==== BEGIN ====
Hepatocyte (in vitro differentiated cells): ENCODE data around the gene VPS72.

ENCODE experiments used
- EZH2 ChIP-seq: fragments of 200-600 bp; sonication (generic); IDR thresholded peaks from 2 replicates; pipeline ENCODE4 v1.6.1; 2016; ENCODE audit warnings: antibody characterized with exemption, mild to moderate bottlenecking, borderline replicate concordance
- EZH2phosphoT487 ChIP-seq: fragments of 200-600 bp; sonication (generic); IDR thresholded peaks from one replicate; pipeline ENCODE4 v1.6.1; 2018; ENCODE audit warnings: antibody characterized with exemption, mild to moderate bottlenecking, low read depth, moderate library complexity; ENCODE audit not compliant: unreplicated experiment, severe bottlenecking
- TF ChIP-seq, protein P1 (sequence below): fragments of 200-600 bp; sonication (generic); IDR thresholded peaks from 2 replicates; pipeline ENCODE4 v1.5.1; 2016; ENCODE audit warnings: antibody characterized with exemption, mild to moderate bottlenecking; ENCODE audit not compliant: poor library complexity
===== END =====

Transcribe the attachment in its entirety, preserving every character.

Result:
Hepatocyte (in vitro differentiated cells): ENCODE data around the gene VPS72.

ENCODE experiments used
- EZH2 ChIP-seq: fragments of 200-600 bp; sonication (generic); IDR thresholded peaks from 2 replicates; pipeline ENCODE4 v1.6.1; 2016; ENCODE audit warnings: antibody characterized with exemption, mild to moderate bottlenecking, borderline replicate concordance
- EZH2phosphoT487 ChIP-seq: fragments of 200-600 bp; sonication (generic); IDR thresholded peaks from one replicate; pipeline ENCODE4 v1.6.1; 2018; ENCODE audit warnings: antibody characterized with exemption, mild to moderate bottlenecking, low read depth, moderate library complexity; ENCODE audit not compliant: unreplicated experiment, severe bottlenecking
- TF ChIP-seq, protein P1 (sequence below): fragments of 200-600 bp; sonication (generic); IDR thresholded peaks from 2 replicates; pipeline ENCODE4 v1.5.1; 2016; ENCODE audit warnings: antibody characterized with exemption, mild to moderate bottlenecking; ENCODE audit not compliant: poor library complexity